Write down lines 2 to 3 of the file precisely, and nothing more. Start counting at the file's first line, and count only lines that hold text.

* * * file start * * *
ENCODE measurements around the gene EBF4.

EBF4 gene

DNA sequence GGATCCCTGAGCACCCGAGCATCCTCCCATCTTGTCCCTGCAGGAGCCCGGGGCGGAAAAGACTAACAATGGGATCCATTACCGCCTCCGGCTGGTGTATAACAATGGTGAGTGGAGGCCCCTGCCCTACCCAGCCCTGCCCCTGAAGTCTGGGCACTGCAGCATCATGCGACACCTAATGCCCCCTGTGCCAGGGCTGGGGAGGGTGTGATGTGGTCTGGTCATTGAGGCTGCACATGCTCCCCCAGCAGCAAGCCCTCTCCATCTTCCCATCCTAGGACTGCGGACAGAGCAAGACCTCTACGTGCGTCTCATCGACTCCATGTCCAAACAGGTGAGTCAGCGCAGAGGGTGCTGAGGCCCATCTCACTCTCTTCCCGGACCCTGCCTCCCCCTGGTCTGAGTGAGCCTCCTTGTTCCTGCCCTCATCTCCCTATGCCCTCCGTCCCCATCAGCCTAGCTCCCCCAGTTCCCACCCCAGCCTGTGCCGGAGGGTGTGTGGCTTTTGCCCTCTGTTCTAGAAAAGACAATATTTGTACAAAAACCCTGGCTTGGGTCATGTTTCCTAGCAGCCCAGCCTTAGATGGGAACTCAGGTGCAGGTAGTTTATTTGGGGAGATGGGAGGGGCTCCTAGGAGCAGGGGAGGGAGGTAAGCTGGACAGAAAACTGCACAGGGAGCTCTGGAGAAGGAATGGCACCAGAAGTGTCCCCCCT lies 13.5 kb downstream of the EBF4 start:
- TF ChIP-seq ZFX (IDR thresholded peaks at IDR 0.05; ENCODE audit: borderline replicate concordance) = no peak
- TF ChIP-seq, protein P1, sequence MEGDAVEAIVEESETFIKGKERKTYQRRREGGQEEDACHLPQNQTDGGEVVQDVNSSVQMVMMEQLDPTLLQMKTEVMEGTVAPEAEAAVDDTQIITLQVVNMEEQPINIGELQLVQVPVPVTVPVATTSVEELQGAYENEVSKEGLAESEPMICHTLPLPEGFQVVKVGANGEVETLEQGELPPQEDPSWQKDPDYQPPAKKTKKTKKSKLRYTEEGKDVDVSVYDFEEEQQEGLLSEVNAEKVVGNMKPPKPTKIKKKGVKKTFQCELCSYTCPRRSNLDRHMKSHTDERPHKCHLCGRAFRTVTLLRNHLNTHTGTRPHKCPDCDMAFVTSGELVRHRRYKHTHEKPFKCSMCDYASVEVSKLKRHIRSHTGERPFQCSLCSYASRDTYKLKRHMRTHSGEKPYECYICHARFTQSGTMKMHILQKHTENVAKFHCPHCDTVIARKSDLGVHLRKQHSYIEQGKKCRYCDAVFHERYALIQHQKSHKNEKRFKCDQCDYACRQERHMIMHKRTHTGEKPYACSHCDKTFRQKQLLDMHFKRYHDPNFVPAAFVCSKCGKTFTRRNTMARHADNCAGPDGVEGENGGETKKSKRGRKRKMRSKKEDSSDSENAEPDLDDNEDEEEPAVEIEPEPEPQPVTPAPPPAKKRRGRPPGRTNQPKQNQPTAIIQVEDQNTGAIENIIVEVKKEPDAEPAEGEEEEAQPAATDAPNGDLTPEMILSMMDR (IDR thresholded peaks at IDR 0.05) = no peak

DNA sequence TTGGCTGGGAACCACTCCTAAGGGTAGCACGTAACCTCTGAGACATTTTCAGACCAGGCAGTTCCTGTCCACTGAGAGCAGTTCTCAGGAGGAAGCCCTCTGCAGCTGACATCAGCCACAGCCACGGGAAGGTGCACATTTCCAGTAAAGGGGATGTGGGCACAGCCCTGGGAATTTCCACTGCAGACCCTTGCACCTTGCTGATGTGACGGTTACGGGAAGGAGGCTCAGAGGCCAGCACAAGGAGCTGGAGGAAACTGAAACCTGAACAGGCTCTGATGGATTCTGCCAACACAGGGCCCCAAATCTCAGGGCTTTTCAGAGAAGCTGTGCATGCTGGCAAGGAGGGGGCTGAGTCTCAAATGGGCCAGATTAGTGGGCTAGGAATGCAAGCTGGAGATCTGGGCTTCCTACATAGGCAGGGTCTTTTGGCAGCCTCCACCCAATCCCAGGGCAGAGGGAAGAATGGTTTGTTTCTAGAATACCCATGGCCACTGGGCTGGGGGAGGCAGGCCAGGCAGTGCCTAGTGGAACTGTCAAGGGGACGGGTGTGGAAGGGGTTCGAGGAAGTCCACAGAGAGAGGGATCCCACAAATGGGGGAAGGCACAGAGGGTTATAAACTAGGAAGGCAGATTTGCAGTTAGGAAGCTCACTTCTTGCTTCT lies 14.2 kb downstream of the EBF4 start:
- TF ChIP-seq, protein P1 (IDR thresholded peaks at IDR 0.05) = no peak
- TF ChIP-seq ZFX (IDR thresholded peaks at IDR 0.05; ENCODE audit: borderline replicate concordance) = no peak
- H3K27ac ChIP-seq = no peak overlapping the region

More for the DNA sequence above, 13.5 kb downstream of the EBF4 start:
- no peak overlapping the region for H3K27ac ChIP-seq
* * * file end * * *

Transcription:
EBF4 gene

DNA sequence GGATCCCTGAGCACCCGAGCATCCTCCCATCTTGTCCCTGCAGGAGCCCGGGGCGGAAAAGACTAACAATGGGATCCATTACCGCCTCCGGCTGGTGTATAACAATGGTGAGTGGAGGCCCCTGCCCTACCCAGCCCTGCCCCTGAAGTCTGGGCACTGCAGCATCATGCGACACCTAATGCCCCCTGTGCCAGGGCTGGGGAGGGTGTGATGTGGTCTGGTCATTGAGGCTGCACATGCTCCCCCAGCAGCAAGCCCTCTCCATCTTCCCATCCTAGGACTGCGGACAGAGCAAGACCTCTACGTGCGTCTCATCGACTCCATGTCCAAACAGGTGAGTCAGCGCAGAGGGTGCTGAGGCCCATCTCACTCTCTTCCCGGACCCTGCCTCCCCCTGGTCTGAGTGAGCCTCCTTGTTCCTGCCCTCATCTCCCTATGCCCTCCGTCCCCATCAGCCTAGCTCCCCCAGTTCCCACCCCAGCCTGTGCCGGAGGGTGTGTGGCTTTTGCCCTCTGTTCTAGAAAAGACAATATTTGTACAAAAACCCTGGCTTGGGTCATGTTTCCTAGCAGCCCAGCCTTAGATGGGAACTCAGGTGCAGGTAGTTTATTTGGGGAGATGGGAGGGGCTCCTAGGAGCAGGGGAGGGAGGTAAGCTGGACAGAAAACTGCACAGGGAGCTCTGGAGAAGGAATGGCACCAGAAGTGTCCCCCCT lies 13.5 kb downstream of the EBF4 start: